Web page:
Focal laser ablation of prostate cancer: numerical simulation of temperature and damage distribution.

Marqa MF, Colin P, Nevoux P, Mordon SR, Betrouni N - Biomed Eng Online (2011)

(a) Pre-treatment MR image of the rat. (b) Post-treatment MR image with the visualization of the necrosis. The image is in a different plane than image (a). (c) The tumor after treatment and excision. (d) Histological tumor slice with green filter to enhance the circular limits of the coagolative necrosis (black arrows).
© Copyright Policy - open-access
Related In: Results  -  Collection

License
Show All Figures
getmorefigures.php?uid=PMC3117748&req=5

Figure 1: (a) Pre-treatment MR image of the rat. (b) Post-treatment MR image with the visualization of the necrosis. The image is in a different plane than image (a). (c) The tumor after treatment and excision. (d) Histological tumor slice with green filter to enhance the circular limits of the coagolative necrosis (black arrows).
Mentions: One hour before the procedure, a multi-spectral Magnetic Resonance Imaging (MRI) acquisition was performed on the animals using a 7 Tesla MRI unit (Biospec, Bruker BioSpin SA, USA). Acquisitions included T2 weighted (T2W) images and dynamic contrast enhanced T1 (DCE) images. The MR images were used for the pre-treatment planning of the procedure by defining the fiber trajectory (Figure 1.a). The axis and depth of optimal fiber implantation were spotted on these image sequences. The purpose of this identification was to avoid fiber implantation in a spontaneously necrotic area.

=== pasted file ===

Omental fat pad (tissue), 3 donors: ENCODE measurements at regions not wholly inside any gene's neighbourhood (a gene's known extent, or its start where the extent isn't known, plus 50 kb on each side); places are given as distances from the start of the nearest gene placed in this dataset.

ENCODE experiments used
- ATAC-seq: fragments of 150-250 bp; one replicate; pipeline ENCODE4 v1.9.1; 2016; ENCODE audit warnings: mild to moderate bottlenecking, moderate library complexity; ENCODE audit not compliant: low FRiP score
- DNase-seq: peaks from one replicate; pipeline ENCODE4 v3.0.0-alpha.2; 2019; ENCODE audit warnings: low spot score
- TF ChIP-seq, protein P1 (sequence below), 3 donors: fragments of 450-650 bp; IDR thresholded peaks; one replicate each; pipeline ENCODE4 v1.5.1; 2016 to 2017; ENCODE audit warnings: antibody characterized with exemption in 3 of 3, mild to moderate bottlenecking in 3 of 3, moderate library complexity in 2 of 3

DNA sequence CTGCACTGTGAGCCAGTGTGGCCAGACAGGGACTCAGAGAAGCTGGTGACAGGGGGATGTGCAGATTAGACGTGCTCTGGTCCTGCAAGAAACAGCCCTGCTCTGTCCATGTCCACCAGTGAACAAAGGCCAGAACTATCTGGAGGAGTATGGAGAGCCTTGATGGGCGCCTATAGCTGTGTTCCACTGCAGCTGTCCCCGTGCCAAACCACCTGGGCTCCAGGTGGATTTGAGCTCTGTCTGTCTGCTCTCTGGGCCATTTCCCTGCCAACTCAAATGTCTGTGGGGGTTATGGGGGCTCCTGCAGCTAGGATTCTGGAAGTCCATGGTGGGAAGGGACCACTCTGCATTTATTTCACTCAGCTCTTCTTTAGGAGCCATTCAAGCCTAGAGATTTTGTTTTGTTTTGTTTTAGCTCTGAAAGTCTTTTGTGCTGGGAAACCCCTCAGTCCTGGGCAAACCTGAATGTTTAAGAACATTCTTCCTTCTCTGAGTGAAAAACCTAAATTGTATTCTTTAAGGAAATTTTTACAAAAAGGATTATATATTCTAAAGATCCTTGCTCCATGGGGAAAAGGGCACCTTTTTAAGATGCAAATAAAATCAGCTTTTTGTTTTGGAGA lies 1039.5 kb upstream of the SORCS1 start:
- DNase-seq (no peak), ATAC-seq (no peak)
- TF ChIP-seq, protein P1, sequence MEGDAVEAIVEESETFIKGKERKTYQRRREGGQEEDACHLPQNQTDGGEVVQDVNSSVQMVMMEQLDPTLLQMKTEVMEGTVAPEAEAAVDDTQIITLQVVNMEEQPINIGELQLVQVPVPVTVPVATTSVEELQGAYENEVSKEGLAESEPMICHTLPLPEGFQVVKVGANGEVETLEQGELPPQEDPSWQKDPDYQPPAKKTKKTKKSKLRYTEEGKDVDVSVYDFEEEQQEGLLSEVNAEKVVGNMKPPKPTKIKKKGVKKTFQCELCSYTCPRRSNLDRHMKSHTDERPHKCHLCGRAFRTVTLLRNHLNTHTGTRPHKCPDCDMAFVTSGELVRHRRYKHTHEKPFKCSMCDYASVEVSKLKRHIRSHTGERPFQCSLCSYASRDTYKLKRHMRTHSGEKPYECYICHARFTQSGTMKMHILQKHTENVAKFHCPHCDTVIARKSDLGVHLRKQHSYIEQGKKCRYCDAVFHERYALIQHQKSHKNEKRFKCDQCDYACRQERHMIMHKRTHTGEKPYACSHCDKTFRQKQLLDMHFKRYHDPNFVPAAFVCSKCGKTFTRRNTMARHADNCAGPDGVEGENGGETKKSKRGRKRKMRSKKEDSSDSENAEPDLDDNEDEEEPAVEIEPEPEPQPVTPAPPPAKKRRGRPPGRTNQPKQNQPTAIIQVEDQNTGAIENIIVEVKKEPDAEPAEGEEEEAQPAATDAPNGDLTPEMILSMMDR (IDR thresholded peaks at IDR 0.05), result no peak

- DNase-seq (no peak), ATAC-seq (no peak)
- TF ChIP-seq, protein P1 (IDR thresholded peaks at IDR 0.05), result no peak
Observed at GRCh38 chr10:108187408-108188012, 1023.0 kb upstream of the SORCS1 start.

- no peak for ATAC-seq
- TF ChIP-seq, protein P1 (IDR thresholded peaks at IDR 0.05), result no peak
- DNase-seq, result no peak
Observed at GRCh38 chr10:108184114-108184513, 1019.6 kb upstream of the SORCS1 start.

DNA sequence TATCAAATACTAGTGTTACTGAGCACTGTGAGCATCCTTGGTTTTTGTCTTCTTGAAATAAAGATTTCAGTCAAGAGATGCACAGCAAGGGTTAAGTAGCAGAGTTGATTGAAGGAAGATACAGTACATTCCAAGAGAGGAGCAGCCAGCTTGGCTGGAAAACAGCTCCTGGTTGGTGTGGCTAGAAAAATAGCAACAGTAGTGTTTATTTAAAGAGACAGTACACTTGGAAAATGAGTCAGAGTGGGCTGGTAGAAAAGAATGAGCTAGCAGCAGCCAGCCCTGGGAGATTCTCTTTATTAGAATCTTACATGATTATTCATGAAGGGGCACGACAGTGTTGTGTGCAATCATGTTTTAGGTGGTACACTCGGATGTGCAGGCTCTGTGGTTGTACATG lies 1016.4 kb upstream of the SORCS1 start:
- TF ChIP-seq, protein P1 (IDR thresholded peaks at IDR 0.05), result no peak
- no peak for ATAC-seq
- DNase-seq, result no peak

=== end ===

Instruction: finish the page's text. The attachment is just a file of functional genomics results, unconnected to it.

Bottom Line: An effective method to perform pre-treatment planning of this therapy is computer simulation.The model was validated by comparing the simulated necrosis volume to the results obtained in vivo on (MRI) and by histological analysis. 3 iso-damage temperatures were considered 43° C, 45° C and 50° C.It needs further more evaluation to allow to FLA to become a widely applied surgical method.

View Article: PubMed Central - HTML - PubMed

Affiliation: Inserm (French National Institute of Health and Medical Research), U703, 152 rue du Docteur Yersin, 59120 Loos, France.

ABSTRACT

Background: The use of minimally invasive ablative techniques in the management of patients with low grade and localized prostate tumours could represent a treatment option between active surveillance and radical therapy. Focal laser ablation (FLA) could be one of these treatment modalities. Dosimetry planning and conformation of the treated area to the tumor remain major issues, especially when, several fibers are required. An effective method to perform pre-treatment planning of this therapy is computer simulation. In this study we present an in vivo validation of a mathematical model.

Methods: The simulation model is based on finite elements method (FEM) to solve the bio-heat and the thermal damage equations. Laser irradiation was performed with a 980 nm laser diode system (5 W, 75 s). Light was transmitted using a cylindrical diffusing fiber inserted inside a preclinical animal prostate cancer model induced in Copenhagen rats. Non-enhanced T2-weighted and dynamic gadolinium-enhanced T1-weighted MR imaging examinations were performed at baseline and 48 hours after the procedure. The model was validated by comparing the simulated necrosis volume to the results obtained in vivo on (MRI) and by histological analysis. 3 iso-damage temperatures were considered 43° C, 45° C and 50° C.

Results: The mean volume of the tissue necrosis, estimated from the histological analyses was 0.974 ± 0.059 cc and 0.98 ± 0.052 cc on the 48 h MR images. For the simulation model, volumes were: 1.38 cc when T = 43° C, 1.1 cc for T = 45°C and 0.99 cc when T = 50 C°.

Conclusions: In this study, a clear correlation was established between simulation and in vivo experiments of FLA for prostate cancer.Simulation is a promising planning technique for this therapy. It needs further more evaluation to allow to FLA to become a widely applied surgical method.

Show MeSH
Related in: MedlinePlus